Many families, including single-parent households of all incomes, are struggling to put healthy food on the table, a report has revealed.
The WA Health Department-funded Food Access and Cost Survey found the average cost of a healthy food basket rose almost 3 per cent, from $565 to $581 a fortnight, between 2010 and 2013.
The biggest increases were for the foods most recommended by nutritionists – fresh fruit, vegetables, breads and cereals – which went up about 6 per cent, while the cost of meat fell about 5 per cent and the cost of dairy foods was kept in check by supermarket price wars.
Curtin University and Health Department nutrition researcher Christina Pollard said the cost of healthy food depended on where people lived in the State and their income. Households were considered to be under “food stress” when 25 per cent of their income went on food.
The report found that couples with families and on welfare had to spend 44 per cent of their disposable income to buy all the food for a weekly meal plan, while low-income families had to spend 23 per cent of their budget, and families on average income only 14 per cent of their income.
All single-parent families – even those on average incomes – were at risk of food stress.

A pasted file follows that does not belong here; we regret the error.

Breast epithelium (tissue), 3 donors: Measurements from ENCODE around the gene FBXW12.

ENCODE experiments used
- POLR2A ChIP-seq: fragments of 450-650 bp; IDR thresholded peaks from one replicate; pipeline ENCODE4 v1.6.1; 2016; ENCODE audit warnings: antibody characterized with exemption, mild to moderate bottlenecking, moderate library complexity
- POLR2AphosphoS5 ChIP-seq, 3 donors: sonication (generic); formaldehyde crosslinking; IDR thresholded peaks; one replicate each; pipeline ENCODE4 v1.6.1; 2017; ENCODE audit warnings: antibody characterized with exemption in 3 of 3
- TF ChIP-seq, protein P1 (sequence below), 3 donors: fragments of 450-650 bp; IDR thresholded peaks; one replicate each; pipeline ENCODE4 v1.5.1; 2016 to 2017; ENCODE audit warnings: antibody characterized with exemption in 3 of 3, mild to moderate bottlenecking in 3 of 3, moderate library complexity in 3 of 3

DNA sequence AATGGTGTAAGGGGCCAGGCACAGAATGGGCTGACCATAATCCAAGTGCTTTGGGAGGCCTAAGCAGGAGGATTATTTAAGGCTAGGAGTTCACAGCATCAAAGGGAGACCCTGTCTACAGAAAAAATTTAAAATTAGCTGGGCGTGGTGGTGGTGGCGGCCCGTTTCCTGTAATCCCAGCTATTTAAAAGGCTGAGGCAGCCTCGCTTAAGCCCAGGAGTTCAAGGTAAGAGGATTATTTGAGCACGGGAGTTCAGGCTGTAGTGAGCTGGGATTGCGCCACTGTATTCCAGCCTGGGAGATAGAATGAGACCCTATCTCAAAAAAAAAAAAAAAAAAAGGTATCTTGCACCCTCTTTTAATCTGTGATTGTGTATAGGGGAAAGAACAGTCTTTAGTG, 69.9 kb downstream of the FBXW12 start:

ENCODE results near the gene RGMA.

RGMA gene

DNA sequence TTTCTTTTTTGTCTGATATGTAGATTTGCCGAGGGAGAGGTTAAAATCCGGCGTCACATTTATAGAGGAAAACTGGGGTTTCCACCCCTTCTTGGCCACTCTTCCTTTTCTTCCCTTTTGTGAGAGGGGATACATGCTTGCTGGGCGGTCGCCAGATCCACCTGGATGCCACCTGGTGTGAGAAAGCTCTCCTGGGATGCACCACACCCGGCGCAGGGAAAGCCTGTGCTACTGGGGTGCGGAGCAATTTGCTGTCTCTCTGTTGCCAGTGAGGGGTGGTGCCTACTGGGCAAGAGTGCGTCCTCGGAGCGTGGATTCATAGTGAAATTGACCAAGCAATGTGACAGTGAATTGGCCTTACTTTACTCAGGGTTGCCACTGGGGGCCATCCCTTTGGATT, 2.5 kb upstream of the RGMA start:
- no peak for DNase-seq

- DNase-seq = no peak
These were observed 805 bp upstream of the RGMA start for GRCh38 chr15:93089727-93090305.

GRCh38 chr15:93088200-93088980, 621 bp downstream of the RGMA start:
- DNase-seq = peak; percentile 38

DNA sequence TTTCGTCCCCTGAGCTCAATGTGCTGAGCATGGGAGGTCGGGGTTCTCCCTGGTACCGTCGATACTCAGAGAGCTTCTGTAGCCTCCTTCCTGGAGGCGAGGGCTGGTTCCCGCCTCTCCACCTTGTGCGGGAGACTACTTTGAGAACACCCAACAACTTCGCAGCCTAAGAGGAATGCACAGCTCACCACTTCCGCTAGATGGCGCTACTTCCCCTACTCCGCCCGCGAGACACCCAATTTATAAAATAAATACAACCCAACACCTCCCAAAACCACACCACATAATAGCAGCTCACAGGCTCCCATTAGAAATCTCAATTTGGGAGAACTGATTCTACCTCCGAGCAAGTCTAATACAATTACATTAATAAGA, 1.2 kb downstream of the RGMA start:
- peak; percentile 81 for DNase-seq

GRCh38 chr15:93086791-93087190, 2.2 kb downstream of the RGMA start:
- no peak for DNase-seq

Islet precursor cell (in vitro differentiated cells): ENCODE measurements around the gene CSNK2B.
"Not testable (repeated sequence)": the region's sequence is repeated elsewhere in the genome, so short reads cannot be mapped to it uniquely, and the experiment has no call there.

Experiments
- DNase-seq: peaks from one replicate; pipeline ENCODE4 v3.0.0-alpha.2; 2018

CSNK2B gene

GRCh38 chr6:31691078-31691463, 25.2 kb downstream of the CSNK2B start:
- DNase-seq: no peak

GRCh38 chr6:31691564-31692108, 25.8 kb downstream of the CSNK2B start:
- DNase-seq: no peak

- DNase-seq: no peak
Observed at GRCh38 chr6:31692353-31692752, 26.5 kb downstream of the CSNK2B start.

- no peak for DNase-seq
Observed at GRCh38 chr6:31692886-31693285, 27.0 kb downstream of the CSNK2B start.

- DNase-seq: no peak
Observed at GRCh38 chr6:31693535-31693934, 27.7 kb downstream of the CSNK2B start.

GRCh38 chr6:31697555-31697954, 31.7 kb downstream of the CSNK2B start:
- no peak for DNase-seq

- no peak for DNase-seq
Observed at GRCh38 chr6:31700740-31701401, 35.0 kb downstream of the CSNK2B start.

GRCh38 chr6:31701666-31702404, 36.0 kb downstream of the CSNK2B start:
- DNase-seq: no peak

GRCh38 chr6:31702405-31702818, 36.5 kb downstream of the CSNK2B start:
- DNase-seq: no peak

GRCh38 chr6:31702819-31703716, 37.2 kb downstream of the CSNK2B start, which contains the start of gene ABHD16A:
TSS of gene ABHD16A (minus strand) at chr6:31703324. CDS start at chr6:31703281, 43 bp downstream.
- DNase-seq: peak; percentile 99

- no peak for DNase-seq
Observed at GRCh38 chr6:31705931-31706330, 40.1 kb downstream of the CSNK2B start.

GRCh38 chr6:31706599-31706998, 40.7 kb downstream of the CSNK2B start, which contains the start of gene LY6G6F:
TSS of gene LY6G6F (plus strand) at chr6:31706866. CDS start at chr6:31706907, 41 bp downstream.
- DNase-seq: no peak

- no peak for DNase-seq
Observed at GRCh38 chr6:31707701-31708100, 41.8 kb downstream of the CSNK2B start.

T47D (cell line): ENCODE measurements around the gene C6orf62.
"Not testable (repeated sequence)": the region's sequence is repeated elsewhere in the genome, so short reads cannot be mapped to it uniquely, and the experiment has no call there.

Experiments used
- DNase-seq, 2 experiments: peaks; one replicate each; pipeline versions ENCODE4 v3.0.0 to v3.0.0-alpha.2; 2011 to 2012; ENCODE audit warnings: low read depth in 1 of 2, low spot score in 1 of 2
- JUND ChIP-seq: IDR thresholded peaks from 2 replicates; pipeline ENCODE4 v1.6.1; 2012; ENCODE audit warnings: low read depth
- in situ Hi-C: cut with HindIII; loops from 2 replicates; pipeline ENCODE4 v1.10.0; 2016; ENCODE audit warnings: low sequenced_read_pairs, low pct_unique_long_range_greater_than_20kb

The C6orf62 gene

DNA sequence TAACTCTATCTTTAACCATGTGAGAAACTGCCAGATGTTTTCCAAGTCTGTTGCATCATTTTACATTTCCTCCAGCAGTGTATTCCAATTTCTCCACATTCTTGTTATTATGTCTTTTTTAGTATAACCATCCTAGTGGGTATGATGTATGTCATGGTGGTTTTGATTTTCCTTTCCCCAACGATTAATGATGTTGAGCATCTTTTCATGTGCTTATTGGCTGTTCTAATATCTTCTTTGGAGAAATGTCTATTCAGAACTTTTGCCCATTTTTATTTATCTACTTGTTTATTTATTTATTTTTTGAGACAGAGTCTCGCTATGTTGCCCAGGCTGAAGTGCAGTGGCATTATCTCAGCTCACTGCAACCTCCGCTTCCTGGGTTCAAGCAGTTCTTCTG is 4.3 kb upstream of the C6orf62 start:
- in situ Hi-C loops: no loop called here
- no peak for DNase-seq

“We aim to ensure equitable access to affordable and nutritious food, that’s a public health priority, and this report demonstrates that is probably not happening,” Dr Pollard said.
“There is a big difference in average income, with many families sitting at or just below the poverty line.
“One of the findings we’re a bit stunned and worried about is for single-parent families, whether or not they’re on welfare, minimum wage or average income – they were all really close to the level for food stress.”
Dr Pollard said the survey was based on disposable incomes, which left little “wriggle room”.
WA Council of Social Service chief executive Irina Cattalini said it was concerning so many families were struggling with the cost of living and unable to afford healthy food.